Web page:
4

I am trying to normalize the axis of a pgfplots graph by certain values, something like 2000 for the y-axis and 19099 for the x-axis. The y-axis looks nice as expected, but the x-axis being scaled by a not nice number, produces tick labels that are something like 0.52, 1.05, 1.57, etc. rather than 0.5, 1, 1.5 etc.

Is there a way to scale the axis but still place the ticks at nice locations automatically?

Minimal working example:

\documentclass{standalone}
  \usepackage{pgfplots}
  \begin{document}
    \begin{tikzpicture}
      \begin{axis}[
        xmin = 0,xmax = 70000,
        ymin = 0,ymax = 5000,
        scaled x ticks=manual:{}{\pgfmathparse{(#1)/(19099)}},
        scaled y ticks=manual:{}{\pgfmathparse{(#1)/(2000)}},
      ]
      \end{axis}
    \end{tikzpicture}
  \end{document}

output of code

UPDATE

Trying @Jake approach, gives me errors when I plot a function within my axis, see following:

\documentclass{standalone}
  \usepackage{pgfplots}
  \begin{document}
    \begin{tikzpicture}
      \begin{axis}[
        xmin = 0,xmax = 70000,
        ymin = 0,ymax = 5000,
        domain=0:70000,
        x coord trafo/.code={
          \pgfkeys{/pgf/fpu=true}
          \pgfmathparse{(#1)/(19099)}
          \pgfkeys{/pgf/fpu=false}
        },
        y coord trafo/.code={
          \pgfkeys{/pgf/fpu=true}
          \pgfmathparse{(#1)/(2000)}
          \pgfkeys{/pgf/fpu=false}
        },
%        scaled x ticks=manual:{}{\pgfmathparse{(#1)/(19099)}},
%        scaled y ticks=manual:{}{\pgfmathparse{(#1)/(2000)}},
        ]
        \addplot {2000+0.001*(x/60)^2};
      \end{axis}
    \end{tikzpicture}
  \end{document}

This produces errors, such as: ``! Illegal unit of measure (pt inserted).`

3

The scaled x ticks key only acts after the tick positions have already been determined, so they're not the way to go here. Instead, you should transform your coordinate system using x coord trafo/.code and y coord trafo/.code.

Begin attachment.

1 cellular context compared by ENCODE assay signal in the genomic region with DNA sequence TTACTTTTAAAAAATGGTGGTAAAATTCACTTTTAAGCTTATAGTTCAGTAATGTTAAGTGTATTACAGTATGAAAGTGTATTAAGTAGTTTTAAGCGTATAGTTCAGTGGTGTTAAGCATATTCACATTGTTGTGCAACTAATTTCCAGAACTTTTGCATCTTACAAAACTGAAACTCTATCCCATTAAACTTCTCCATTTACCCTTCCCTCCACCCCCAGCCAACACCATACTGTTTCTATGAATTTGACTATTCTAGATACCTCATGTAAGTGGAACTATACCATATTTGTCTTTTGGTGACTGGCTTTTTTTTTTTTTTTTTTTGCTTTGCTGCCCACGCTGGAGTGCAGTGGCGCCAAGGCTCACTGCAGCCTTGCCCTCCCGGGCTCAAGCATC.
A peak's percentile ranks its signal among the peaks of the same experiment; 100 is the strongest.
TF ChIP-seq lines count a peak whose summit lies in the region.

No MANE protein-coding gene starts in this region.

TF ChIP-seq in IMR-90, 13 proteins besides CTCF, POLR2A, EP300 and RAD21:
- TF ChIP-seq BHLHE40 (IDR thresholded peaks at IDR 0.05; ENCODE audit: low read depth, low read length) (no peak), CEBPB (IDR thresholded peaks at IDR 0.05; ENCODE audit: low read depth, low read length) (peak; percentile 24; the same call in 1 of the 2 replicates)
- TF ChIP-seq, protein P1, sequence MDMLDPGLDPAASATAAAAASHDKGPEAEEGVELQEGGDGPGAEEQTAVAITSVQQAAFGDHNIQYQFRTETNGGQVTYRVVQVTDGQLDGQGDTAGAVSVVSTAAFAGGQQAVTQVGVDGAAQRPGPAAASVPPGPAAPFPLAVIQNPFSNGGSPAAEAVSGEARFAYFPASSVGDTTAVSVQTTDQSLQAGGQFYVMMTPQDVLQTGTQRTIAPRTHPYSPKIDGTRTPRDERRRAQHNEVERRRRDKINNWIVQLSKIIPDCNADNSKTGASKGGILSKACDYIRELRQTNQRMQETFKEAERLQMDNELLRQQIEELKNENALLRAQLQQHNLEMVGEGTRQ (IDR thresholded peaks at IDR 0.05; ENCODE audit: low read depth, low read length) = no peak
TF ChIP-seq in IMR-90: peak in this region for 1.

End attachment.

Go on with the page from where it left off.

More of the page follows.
Note that for values as large as yours, you'll need to switch on the fpu library in the .code. When using xmin, xmax, etc., the fpu library needs to be deactivated after the calculation, but when plotting mathematical expressions, the library may not be deactivated. This is a bit cumbersome: You'll have to \pgflibraryfpuifactive to decide whether we're in a context where the libary should be switched on and off, or left as it is:

\documentclass{standalone}
  \usepackage{pgfplots}
  \begin{document}
    \begin{tikzpicture}
      \begin{axis}[
      xmin=0, xmax=70000,
      ymin=0, ymax=5000,
        domain=0:70000,
        x coord trafo/.code={
            \pgflibraryfpuifactive{
                \pgfmathparse{(#1)/(19099)}
            }{
                \pgfkeys{/pgf/fpu=true}
                \pgfmathparse{(#1)/(19099)}
                \pgfkeys{/pgf/fpu=false}
            }
        },
        y coord trafo/.code={
            \pgflibraryfpuifactive{
                \pgfmathparse{(#1)/(2000)}
            }{
                \pgfkeys{/pgf/fpu=true}
                \pgfmathparse{(#1)/(2000)}
                \pgfkeys{/pgf/fpu=false}
            }
        },
        ]
        \addplot {2000+0.001*(x/60)^2};
      \end{axis}
    \end{tikzpicture}
  \end{document}
  • this works quite nicely for coordinate plots. If I add a function to plot, it gives me errors, see update to original post. – Markus Oct 26 '12 at 15:01
  • @Markus: I've edited my answer. – Jake Oct 26 '12 at 15:11
  • @Jake should x filter/.code={\pgfmathparse{#1/19099}} be faster? Shouldn't it? (the same for y axis). You have to adapt the plot range. – Luigi Oct 26 '12 at 18:07
  • @Luigi: I'm not sure I understand what you mean. Just using that x filter will not work if you want to set xmin and xmax manually. – Jake Oct 26 '12 at 18:14
  • @Jake, set xmin=0, xmax=3.67 and that's all. – Luigi Oct 26 '12 at 18:22
1

Easier but dirtier than Jake's solution:

\documentclass{standalone}
\usepackage{pgfplots}
\pgfplotsset{compat=1.6}

\begin{document}
\begin{tikzpicture}
\begin{axis}[
  xmin=0, xmax=3.67,
  ymin=0, ymax=5000,
  domain=0:70000,
  x filter/.code={\pgfmathparse{#1/19099}},
  scaled y ticks=manual:{}{\pgfmathparse{#1/2000}}
  ]
\addplot {2000+0.001*(x/60)^2};
\end{axis}
\end{tikzpicture}
\end{document}

enter image description here

  • Maybe dirtier, but still works! I will check if performance here is any different. Especially for lots of curves with lots of samples this might get cumbersome I guess. Thanks! – Markus Oct 30 '12 at 14:06

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